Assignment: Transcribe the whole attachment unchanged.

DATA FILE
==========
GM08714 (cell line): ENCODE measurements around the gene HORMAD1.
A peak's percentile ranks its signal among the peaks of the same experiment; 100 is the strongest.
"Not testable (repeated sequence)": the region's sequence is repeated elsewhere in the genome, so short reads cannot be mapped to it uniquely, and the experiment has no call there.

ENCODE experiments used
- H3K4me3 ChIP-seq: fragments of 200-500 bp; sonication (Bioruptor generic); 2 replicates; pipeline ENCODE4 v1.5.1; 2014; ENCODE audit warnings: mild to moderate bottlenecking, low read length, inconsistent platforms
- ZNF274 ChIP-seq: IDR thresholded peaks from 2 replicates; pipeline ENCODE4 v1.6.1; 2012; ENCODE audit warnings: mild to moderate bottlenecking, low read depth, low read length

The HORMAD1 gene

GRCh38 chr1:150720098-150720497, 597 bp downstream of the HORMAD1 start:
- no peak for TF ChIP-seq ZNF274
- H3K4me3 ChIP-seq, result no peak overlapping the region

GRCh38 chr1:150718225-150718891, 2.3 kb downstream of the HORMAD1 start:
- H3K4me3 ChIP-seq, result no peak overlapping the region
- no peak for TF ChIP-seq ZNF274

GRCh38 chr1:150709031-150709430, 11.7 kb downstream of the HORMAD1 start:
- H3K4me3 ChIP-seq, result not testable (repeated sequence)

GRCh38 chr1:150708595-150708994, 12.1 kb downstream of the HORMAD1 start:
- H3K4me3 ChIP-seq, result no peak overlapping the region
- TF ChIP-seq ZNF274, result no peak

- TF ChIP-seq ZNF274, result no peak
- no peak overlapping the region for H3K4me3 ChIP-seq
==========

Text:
GM08714 (cell line): ENCODE measurements around the gene HORMAD1.
A peak's percentile ranks its signal among the peaks of the same experiment; 100 is the strongest.
"Not testable (repeated sequence)": the region's sequence is repeated elsewhere in the genome, so short reads cannot be mapped to it uniquely, and the experiment has no call there.

ENCODE experiments used
- H3K4me3 ChIP-seq: fragments of 200-500 bp; sonication (Bioruptor generic); 2 replicates; pipeline ENCODE4 v1.5.1; 2014; ENCODE audit warnings: mild to moderate bottlenecking, low read length, inconsistent platforms
- ZNF274 ChIP-seq: IDR thresholded peaks from 2 replicates; pipeline ENCODE4 v1.6.1; 2012; ENCODE audit warnings: mild to moderate bottlenecking, low read depth, low read length

The HORMAD1 gene

GRCh38 chr1:150720098-150720497, 597 bp downstream of the HORMAD1 start:
- no peak for TF ChIP-seq ZNF274
- H3K4me3 ChIP-seq, result no peak overlapping the region

GRCh38 chr1:150718225-150718891, 2.3 kb downstream of the HORMAD1 start:
- H3K4me3 ChIP-seq, result no peak overlapping the region
- no peak for TF ChIP-seq ZNF274

GRCh38 chr1:150709031-150709430, 11.7 kb downstream of the HORMAD1 start:
- H3K4me3 ChIP-seq, result not testable (repeated sequence)

GRCh38 chr1:150708595-150708994, 12.1 kb downstream of the HORMAD1 start:
- H3K4me3 ChIP-seq, result no peak overlapping the region
- TF ChIP-seq ZNF274, result no peak

- TF ChIP-seq ZNF274, result no peak
- no peak overlapping the region for H3K4me3 ChIP-seq